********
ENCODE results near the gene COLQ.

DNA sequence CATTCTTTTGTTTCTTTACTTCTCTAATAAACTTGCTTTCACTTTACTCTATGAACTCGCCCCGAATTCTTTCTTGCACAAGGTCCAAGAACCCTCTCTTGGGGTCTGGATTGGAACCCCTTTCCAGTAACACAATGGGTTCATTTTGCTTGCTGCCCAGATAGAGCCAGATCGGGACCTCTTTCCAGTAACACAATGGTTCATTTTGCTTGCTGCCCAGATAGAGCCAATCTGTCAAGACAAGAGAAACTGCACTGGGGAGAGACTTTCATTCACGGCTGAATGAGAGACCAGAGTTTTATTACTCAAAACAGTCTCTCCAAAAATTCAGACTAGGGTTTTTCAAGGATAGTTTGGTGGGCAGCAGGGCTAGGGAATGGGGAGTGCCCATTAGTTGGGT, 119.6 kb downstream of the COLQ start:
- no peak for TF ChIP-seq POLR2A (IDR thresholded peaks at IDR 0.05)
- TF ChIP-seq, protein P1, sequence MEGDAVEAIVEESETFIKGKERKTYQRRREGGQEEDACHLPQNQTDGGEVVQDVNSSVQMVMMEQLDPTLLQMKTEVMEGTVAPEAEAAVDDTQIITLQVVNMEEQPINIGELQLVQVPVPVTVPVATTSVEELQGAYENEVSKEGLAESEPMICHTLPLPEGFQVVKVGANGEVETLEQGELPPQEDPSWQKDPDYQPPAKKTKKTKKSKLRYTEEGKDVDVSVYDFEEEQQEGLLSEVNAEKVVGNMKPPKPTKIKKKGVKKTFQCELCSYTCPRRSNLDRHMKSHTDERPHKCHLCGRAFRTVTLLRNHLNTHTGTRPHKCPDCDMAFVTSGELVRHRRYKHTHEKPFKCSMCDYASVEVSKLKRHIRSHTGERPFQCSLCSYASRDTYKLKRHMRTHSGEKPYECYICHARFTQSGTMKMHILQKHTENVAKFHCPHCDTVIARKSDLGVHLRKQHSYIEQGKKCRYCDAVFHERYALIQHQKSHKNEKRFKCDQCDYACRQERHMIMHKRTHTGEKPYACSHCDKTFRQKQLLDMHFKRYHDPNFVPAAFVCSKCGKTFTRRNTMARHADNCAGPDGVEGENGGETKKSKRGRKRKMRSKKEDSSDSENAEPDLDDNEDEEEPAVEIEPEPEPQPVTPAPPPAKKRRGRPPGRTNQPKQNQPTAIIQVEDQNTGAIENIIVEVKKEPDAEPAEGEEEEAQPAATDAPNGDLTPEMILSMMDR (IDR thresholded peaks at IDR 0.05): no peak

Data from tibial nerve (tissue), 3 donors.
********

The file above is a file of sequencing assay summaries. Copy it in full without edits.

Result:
ENCODE results near the gene COLQ.

DNA sequence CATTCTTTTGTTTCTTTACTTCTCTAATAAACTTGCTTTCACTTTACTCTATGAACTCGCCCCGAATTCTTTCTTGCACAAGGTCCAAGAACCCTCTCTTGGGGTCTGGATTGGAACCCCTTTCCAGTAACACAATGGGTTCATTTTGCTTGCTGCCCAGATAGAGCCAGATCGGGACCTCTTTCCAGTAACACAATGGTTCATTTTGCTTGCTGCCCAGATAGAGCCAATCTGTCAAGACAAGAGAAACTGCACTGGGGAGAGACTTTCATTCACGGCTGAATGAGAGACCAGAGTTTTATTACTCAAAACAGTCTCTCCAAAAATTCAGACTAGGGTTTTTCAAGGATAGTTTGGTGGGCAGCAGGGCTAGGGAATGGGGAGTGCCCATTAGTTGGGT, 119.6 kb downstream of the COLQ start:
- no peak for TF ChIP-seq POLR2A (IDR thresholded peaks at IDR 0.05)
- TF ChIP-seq, protein P1, sequence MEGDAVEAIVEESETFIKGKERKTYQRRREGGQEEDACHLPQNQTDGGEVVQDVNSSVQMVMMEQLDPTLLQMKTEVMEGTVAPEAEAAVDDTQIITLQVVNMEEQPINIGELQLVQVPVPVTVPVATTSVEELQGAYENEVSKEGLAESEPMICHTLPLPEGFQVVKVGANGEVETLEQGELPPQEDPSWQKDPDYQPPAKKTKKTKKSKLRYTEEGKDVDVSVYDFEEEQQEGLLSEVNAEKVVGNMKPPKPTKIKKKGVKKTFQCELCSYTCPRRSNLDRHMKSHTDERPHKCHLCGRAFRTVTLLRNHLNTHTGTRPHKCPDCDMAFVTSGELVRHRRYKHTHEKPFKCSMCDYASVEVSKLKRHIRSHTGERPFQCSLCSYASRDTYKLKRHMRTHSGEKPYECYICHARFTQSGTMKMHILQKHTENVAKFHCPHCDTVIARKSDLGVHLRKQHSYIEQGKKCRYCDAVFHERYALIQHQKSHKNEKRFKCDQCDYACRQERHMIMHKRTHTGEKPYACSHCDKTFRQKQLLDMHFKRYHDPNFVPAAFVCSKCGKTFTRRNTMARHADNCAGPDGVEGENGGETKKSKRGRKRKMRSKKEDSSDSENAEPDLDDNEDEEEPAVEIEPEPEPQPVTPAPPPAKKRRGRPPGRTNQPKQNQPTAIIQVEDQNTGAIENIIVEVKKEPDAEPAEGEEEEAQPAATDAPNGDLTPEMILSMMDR (IDR thresholded peaks at IDR 0.05): no peak

Data from tibial nerve (tissue), 3 donors.